This article was first published  on OC Media. An edited version is republished here under a content partnership agreement.
In the last week, there have been three separate attacks against members of the queer community in Azerbaijan. The victims all said that they were attacked because of their sexuality.
The most recent attack  took place on the night of June 2, when an unknown person attacked a queer person in the Bilajari settlement of Baku.
The victim of this attack, who asked OC Media not to reveal his name, said he was accosted by a stranger while walking in the street. According to the victim, the stranger told him to “act like a man” and used homophobic slurs before sharp object and attacking him with a sharp object. The victim said he was cut on the arm, but he resisted, and the attacker fled.
The victim has said he would contact the police in connection with the incident.
Another homophobic attack took place on 30 May in Fountain Square in Azerbaijan's capital, Baku.
“As I was walking, he suddenly grabbed me by the neck and punched me in the left kidney,” the victim, Herman Turan Javadzadeh, told OC Media. “I could not see his face in shock. I got up to defend myself and ran away.”
Javadzadeh said he did not go to the police. “Two days ago,” told OC Media, “another friend of mine was also attacked. When he called the police, the police officer told him, ‘If I could, I would burn homosexuals myself’.”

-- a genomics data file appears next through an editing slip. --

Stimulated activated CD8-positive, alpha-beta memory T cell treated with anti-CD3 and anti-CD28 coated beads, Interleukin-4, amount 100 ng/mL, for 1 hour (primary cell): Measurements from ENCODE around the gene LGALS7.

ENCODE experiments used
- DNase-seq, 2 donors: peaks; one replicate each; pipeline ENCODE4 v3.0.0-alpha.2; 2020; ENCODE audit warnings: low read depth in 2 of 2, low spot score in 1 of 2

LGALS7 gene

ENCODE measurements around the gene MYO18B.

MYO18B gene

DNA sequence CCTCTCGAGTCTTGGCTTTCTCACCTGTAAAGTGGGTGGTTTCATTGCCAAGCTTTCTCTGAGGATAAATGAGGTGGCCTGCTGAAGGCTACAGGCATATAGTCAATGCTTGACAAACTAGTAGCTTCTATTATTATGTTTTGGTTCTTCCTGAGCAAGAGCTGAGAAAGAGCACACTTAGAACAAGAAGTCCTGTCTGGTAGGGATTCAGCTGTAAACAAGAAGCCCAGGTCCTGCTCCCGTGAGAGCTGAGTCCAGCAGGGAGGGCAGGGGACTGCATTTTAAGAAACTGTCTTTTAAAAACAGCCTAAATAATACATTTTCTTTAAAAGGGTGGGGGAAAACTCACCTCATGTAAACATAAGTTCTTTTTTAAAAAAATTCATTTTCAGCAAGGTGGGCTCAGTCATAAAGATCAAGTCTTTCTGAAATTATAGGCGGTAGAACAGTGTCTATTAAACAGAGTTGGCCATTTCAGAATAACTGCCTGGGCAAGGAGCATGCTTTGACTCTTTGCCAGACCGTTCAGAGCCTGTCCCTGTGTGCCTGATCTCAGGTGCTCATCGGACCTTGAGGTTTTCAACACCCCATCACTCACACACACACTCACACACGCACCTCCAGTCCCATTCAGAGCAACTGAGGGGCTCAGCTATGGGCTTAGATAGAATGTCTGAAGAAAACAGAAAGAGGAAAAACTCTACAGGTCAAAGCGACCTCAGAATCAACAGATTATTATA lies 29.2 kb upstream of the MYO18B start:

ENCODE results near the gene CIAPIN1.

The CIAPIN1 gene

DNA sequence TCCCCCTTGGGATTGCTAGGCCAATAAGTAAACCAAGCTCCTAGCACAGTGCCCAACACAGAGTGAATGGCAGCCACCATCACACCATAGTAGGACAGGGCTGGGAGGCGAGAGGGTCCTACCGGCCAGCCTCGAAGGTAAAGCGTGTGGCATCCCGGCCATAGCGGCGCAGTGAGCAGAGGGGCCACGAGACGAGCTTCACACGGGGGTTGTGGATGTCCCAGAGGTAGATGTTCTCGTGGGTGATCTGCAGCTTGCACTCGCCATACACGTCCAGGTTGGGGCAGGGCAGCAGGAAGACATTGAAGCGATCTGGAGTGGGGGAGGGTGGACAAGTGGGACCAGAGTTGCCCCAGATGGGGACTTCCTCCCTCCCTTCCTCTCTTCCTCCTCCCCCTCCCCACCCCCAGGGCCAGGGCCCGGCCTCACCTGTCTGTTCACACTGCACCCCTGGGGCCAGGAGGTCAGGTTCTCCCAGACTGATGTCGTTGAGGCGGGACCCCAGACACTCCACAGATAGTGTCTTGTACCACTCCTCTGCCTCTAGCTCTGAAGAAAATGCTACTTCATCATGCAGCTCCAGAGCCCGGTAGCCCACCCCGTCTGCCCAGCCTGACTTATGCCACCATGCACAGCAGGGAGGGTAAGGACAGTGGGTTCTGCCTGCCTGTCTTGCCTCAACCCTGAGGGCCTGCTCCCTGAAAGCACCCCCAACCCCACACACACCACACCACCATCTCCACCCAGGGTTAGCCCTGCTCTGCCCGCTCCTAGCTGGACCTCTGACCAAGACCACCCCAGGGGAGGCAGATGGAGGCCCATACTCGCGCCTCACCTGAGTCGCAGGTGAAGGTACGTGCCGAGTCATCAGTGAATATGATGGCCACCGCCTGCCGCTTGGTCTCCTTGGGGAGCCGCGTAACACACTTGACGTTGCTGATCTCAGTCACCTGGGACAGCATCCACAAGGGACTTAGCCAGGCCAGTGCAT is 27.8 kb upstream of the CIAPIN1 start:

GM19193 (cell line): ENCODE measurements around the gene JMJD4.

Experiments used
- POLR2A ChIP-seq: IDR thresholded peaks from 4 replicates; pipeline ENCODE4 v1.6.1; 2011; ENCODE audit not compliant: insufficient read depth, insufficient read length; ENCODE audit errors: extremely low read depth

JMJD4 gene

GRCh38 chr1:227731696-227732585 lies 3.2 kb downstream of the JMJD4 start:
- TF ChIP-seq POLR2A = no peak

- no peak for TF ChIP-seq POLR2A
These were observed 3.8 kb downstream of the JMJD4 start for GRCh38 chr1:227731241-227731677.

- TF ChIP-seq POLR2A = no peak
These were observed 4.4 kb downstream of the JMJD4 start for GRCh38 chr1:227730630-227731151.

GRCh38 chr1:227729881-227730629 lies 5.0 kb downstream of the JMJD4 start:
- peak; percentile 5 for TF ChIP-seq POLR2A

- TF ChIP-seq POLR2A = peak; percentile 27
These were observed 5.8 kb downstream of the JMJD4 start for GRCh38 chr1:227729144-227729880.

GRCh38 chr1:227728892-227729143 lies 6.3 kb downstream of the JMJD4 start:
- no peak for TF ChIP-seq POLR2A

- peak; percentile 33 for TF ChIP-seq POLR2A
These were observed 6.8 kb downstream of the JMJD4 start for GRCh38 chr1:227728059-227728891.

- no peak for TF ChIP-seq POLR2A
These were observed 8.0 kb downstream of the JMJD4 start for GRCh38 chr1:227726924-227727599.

On June 1, in the Yasamal district of Baku, two masked men attacked another member of the queer community, Pariz Abdulayev. Abdulayev told OC Media that the men pushed him and then cut his arm with a wine bottle opener.
“As I was walking along the road, two boys called after me. I tried not to pay attention. Then they approached me and began to pull on my shirt. Both wore masks. I was attacked and I began to resist,” Abdulayev said. “I stumbled and fell to the ground. They fled.”
Abdulayev said he was traumatised after the incident but thought it was useless to call the police.
“I did not go to the police because they are not interested in any issue related to us [members of the queer community]. When we go to them, they ask us personal questions that are not related to the subject,” he said.